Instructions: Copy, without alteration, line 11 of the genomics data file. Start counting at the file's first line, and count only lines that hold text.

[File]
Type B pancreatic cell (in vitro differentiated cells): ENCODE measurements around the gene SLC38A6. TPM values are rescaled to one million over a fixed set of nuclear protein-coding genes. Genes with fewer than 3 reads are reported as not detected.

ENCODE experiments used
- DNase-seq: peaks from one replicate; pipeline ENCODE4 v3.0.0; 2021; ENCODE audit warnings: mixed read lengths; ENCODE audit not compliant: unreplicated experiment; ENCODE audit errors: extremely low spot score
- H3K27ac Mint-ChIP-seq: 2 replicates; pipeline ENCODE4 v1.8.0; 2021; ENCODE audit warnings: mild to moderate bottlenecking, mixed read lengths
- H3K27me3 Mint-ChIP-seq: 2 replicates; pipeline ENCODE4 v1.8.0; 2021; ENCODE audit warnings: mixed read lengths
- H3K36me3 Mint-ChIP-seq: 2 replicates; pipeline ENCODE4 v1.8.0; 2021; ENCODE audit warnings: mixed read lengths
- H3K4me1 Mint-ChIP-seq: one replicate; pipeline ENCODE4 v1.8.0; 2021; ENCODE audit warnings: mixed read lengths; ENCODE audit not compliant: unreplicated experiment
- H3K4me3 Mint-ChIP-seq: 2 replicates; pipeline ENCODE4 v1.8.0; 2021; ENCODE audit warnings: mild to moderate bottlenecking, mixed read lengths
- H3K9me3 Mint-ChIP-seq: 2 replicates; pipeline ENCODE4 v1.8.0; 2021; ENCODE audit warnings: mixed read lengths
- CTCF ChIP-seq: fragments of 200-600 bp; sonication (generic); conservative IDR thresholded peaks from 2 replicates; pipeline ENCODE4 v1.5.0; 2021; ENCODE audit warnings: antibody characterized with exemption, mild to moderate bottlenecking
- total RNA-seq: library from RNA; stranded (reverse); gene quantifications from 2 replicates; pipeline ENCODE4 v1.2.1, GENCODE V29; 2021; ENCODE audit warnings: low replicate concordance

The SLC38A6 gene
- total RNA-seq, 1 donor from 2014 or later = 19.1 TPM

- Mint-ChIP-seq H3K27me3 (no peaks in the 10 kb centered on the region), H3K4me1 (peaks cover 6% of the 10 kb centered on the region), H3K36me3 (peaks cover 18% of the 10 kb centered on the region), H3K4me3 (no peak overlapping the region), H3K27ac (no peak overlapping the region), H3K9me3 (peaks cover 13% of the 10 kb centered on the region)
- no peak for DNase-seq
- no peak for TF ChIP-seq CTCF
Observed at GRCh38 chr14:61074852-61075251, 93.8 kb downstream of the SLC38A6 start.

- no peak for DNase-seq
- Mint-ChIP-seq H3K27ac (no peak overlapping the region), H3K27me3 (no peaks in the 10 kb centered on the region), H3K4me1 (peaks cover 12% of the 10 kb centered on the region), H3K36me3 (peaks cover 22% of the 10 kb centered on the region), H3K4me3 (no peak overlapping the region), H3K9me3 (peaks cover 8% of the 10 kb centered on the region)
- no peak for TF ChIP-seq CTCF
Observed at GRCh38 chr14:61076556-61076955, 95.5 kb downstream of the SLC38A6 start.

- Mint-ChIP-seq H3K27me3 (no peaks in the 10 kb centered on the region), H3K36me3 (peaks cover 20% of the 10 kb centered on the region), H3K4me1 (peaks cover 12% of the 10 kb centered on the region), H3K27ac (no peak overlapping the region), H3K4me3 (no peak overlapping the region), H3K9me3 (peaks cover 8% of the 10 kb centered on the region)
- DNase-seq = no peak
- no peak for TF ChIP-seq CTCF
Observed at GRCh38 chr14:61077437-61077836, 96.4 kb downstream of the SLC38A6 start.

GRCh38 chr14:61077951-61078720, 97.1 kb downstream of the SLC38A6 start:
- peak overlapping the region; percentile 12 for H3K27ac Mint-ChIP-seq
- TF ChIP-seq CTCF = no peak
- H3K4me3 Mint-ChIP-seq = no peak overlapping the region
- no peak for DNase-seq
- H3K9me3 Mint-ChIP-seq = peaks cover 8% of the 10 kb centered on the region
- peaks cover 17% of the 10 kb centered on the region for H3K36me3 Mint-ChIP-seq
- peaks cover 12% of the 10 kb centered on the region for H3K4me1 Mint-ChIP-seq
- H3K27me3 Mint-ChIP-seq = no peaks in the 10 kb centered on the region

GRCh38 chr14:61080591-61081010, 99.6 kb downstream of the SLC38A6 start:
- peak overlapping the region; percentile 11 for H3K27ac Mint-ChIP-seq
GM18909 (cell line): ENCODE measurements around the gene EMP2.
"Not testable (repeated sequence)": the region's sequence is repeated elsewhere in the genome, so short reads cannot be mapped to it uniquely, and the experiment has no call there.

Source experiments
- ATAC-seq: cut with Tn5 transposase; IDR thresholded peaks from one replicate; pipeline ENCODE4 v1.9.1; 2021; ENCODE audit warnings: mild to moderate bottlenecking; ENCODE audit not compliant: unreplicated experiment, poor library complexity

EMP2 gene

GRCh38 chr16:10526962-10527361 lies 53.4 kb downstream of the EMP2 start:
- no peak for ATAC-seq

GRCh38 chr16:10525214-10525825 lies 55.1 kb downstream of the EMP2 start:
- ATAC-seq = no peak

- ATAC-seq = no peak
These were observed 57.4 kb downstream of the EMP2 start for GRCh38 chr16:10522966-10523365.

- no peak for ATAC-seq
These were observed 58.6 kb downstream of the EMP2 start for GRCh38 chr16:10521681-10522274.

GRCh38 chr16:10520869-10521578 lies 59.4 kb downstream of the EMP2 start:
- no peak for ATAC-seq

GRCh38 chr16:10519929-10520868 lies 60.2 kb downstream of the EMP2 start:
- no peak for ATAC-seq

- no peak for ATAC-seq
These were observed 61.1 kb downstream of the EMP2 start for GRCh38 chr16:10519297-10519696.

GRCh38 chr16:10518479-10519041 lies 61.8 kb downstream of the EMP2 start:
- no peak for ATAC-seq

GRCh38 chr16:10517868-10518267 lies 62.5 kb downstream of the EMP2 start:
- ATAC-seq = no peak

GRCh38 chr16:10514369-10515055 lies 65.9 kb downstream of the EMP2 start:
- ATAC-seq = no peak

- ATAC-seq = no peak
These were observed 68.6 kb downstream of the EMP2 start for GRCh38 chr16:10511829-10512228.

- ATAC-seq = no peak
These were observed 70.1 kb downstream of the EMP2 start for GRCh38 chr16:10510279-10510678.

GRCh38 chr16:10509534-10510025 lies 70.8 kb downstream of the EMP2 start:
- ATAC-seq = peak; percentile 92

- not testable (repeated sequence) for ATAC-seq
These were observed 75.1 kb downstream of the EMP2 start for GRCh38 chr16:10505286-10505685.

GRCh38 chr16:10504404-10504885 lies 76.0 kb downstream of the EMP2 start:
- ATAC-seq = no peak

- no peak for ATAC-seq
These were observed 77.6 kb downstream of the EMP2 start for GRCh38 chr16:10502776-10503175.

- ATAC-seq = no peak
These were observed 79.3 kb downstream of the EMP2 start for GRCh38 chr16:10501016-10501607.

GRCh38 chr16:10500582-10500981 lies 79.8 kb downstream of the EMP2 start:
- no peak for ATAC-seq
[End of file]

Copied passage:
- total RNA-seq: library from RNA; stranded (reverse); gene quantifications from 2 replicates; pipeline ENCODE4 v1.2.1, GENCODE V29; 2021; ENCODE audit warnings: low replicate concordance